The presence of P. carinii DNA in lung tissue and air samples was assessed by nested PCR at the mtLSU rRNA gene and at the DHPS locus. For mtLSU rRNA gene amplification, the primer sets pAZ102-H–pAZ102-E (5′-GAT GGG TGT TTC CAA GCC CA-3′ and 5′-GTG TAC GTT GCA AAG TAC TC-3′) and pAZ102-X/R1–pAZ102-Y/R1 (5′-GGG AAT TCG TGA AAT ACA AAT CGG ACT AGG-3′ and 5′-GGG AAT TCT CAC TTA ATA TTA ATT GGG GAG C-3′) were used (45). The thermocycling conditions for the first PCR round were as follows: each cycle consisted of denaturation for 30 s at 94°C, annealing for 1 min at 50°C, and extension for 2 min at 72°C for 30 cycles. The second round of PCR was performed with 5% (vol/vol) of the first-round mix. The thermocycling conditions for the second PCR round were as follows: each cycle consisted of denaturation for 30 s at 94°C, annealing for 1 min at 55°C, and extension for 2 min at 72°C for 30 cycles.
For the first round of PCR at the DHPS gene, the primer set AHUM-BHUM (5′-GCG CCT ACA CAT ATT ATG GCC ATT TTA AAT C-3′ and 5′-CAT AAA CAT CAT GAA CCC G-3′) was used (31). The thermocycling conditions were as follows: 10 first cycles consisted of denaturation for 30 s at 94°C, annealing for 1 min at 52°C, and extension for 1 min at 72°C; 25 additional cycles consisted of denaturation for 30 s at 94°C, annealing for 1 min at 42°C, and extension for 1 min at 72°C. The second round of PCR was performed with 5% (vol/vol) of the first-round mix and the primer set CPRIM-DPRIM (5′-CCC CCA CTT ATA TCA-3′ and 5′-GGG GGT GTT CAT TCA-3′). The thermocycling conditions for the second PCR round were as follows: each cycle consisted of denaturation for 30 s at 94°C, annealing for 1 min at 50°C, and extension for 1 min at 72°C for 30 cycles. Negative controls were included in each experiment, in both DNA extraction and PCR amplification, to monitor for possible contamination.
Amplification products were purified in a 2% agarose gel (Tris-borate-EDTA buffer) and extracted with the Geneclean II kit (Ozyme, Montigny-le-Bretonneux, France) when nonspecific bands were detected. Amplification products were directly sequenced from both ends by using sets of internal primers on an automated DNA sequencer (GenomeExpress, Montreuil, France). The sequences have been submitted to GenBank.
Nucleotide (mtLSU and DHPS) and derived amino acid (DHPS) sequences were initially aligned with the computer program CLUSTAL X (version 1.63b, December 1997) (44) and then by visual optimization. Only regions without ambiguity were included in the phylogenetic analysis (alignments are available upon request). The aligned sequences were converted to distance matrix (% of differences). For mtLSU rRNA and DHPS sequences, the distance trees (phenetic trees) were generated using the neighbor-joining method (38). Both the branch-and-bound and heuristic search options in the Phylogenetic Analysis Using Parsimony Program (PAUP 4.0; distributed by the Illinois Natural History Survey, Champaign, Ill.) were used for comparison of sequence alignments and generation of parsimonious trees. The strength of the internal branches from the resulting trees was statistically tested by bootstrap analysis (20) from 500 bootstrap replications. For mtLSU rRNA sequence analyses, P. carinii strains from rat (P. carinii f. sp. carinii, GenBank accession number U42914) and from mouse (P. carinii f. sp. muris, GenBank accession number U20169) were chosen as outgroups. For DHPS sequence analyses, P. carinii from mouse (P. carinii f. sp. muris, GenBank accession number U66283) was chosen as the outgroup.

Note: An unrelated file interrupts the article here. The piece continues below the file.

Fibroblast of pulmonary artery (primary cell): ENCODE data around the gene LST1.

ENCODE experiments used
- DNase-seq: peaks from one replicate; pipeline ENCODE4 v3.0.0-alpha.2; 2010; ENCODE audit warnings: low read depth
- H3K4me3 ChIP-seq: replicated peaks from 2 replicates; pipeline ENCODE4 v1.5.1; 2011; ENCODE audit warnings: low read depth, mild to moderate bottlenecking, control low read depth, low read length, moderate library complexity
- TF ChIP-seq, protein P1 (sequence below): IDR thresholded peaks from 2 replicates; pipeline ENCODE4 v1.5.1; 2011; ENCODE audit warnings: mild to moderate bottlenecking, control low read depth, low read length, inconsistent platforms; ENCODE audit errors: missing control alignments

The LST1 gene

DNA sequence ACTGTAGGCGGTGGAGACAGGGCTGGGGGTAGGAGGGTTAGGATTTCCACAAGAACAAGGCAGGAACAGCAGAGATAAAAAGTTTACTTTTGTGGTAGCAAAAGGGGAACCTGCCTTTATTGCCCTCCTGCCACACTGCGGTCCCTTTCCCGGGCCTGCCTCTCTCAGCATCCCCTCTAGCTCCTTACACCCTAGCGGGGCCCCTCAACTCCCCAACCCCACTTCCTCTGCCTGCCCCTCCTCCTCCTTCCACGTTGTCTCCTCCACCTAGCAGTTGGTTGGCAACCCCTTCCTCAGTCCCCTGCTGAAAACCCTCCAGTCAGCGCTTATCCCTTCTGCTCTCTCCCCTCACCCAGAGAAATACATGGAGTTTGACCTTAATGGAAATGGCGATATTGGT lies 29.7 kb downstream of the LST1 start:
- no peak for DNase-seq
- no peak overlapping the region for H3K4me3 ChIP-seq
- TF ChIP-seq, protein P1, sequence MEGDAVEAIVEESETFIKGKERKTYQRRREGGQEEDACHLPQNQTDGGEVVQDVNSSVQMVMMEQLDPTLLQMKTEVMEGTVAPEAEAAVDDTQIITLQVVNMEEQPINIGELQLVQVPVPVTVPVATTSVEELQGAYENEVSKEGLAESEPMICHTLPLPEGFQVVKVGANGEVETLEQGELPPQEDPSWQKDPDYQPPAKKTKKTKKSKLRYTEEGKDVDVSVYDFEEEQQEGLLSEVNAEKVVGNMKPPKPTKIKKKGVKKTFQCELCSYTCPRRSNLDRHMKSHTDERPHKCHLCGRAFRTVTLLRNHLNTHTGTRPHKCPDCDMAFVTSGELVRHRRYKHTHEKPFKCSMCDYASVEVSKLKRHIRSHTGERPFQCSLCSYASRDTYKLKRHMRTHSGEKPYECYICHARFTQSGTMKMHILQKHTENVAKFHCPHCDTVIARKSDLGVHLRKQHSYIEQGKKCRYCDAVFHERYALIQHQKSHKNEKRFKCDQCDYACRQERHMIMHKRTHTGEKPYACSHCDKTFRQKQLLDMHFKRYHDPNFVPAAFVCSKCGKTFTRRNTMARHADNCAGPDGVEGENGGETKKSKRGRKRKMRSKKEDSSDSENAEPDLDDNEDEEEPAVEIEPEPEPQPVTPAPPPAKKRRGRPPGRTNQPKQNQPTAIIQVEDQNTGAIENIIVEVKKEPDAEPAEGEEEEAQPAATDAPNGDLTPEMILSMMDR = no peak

A total of 98 lung tissue samples from 33 different primate species were collected (Table (Table1).1). Three zoological groups were represented, with 72 lung tissue samples from 15 New World primate species (Platyrrhini), 21 lung tissue samples from 14 Old World primate species (Catarrhini), and 5 lung tissue samples from 4 lemurs (Strepsirhini Lemuridae). Ninety-four lung tissue samples were obtained from French zoological parks and four lung tissue samples were from wild primates in French Guyana (two pale-headed sakis, one red-handed tamarin, and one squirrel monkey). The most frequent causes of death noted at necropsic examination included infectious diseases and trauma. Some monkeys presented pulmonary lesions but no case of pneumocystosis could be diagnosed. Cystic forms of P. carinii were detected in smears from seven lung tissue samples corresponding to five New World primate species (one squirrel monkey, two Geoffroy's marmosets, one red-handed tamarin, one Goeldi's monkey, and two Weddell's tamarins). The organisms (3.5 to 5.9 μm in diameter) were either isolated or disposed in small clusters. Amplification at mtLSU rRNA and DHPS genes was positive with the first round of PCR for all the lung tissue samples in which cystic forms were detected. Additional positive amplification was obtained with the second round of PCR for 22 lung tissue samples (representing 14 different primate species) at the mtLSU rRNA gene and for 1 sample (from a swamp guenon) at the DHPS gene (Table (Table1).1).
A total of 59 air samples were collected from the environment of 31 nonhuman primate species. Amplification at the mtLSU rRNA gene using nested PCR was positive from only two samples: one from the environment of a colony comprising 10 common marmosets (Callithrix jacchus) in La Palmyre zoological park and another one from the environment of a colony comprising 5 black lemurs (Maki macaco) in Vincennes zoological park (Table (Table1).1). No amplification at the DHPS gene was obtained from air samples.
PCR products ranged from 313 to 324 bp (first round of PCR at the mtLSU rRNA gene), from 234 to 282 bp (nested PCR at the mtLSU rRNA gene), and from 702 to 720 bp (first round of PCR at the DHPS gene). Amplification was positive with the nested PCR at the DHPS gene for one lung tissue sample (from a swamp guenon), and the PCR product comprised 664 bp.